Texas birth control demand is set to grow. Is the state

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Sunnyside resident Stephany Ramírez, 22, gave birth to her daughter on July 4 after a busy pregnancy, during which she pursued her real estate license and drove for Door Dash to build up a savings.

Another baby, she said, would be too much to handle financially. So next month, she will receive an IUD — a long term, reversible birth control device — at a Legacy Community Health clinic through her Medicaid plan.

“With the economy and everything going up, I just can’t afford to have two pregnancies,” she said.

Ramírez’s situation reflects an immense need in the country: 21 million women of reproductive age needed publicly funded contraceptive care as of 2016, according the Guttmacher Institute. Demand is expected to increase in states like Texas, where strict abortion laws mean many people, mostly in poor communities of color, now will have to carry pregnancies to term.


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But Texas is ill prepared, healthcare advocates and policy experts warn. Significant policy changes and funding cuts over the last decade make it more difficult for low-income patients to access contraceptives, threatening to worsen the already poor maternal health outcomes in the state.

“A lot of this (new) legislation is focused on protecting the rights of the unborn, but we need to be equally focused on protecting the rights of women and their ability to make decisions about their health,” said Dr. Rola El-Serag, director of the Baker Institute’s Center for Health and Biosciences at Rice University and former expert educator in women’s health with the Department of Veterans Affairs.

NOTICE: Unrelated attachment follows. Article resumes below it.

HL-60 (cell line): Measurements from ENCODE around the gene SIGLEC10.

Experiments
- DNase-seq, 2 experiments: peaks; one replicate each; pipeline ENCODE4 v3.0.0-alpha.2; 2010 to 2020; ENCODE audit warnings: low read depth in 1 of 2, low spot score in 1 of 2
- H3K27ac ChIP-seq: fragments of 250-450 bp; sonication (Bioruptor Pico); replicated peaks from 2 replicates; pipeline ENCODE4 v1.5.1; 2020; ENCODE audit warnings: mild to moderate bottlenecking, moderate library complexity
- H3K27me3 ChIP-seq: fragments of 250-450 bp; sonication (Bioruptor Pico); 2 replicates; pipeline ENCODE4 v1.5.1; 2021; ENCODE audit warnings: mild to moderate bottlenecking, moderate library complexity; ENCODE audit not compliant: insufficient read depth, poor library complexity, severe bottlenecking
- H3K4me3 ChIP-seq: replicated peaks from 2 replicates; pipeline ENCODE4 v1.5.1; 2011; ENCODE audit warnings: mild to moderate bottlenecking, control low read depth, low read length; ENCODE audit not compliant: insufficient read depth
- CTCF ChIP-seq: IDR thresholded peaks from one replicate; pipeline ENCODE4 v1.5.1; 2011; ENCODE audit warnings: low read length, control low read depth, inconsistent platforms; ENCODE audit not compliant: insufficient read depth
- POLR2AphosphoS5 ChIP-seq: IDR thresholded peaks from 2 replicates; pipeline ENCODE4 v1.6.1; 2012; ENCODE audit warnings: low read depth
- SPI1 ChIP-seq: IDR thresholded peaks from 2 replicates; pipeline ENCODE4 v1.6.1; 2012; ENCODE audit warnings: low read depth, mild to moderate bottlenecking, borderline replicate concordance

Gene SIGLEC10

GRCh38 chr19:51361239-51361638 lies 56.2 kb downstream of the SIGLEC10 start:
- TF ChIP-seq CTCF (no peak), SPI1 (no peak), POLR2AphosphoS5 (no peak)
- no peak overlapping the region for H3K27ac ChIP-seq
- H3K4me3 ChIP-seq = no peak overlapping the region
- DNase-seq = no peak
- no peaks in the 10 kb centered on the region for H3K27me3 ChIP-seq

Increasing demand

Originally from Mexico City, Ramírez moved to Houston when she was 9 years old. She became a citizen at around 12 and enlisted in the Texas National Guard at 17. Her contract expired last year, she said, just as she became pregnant. Debt mounted, so she turned to Door Dash. Her fiancé, a contractor who installs HVAC systems, also helped support them.

Now a new mother, she continues to pursue a career as a Realtor with Keller Williams while family members help at home with the baby. She stresses over breastfeeding and struggles with postpartum depression. Groceries, car payments and credit card bills remain a constant concern.

With an IUD, she will not have to worry about another pregnancy adding to her burden. Abortion laws did not factor into her decision, she said, but demand for contraceptives has already increased at some Houston-area clinics since the Supreme Court struck down Roe v. Wade three weeks ago.

Stephany Ramirez poses for a portrait Friday, July 15, 2022, at a coffee shop in Houston. She said she recently had a child, and she decided to get an IUD as a form of contraception. She added that she wants another child, just not right now.

Jon Shapley, Houston Chronicle / Staff photographer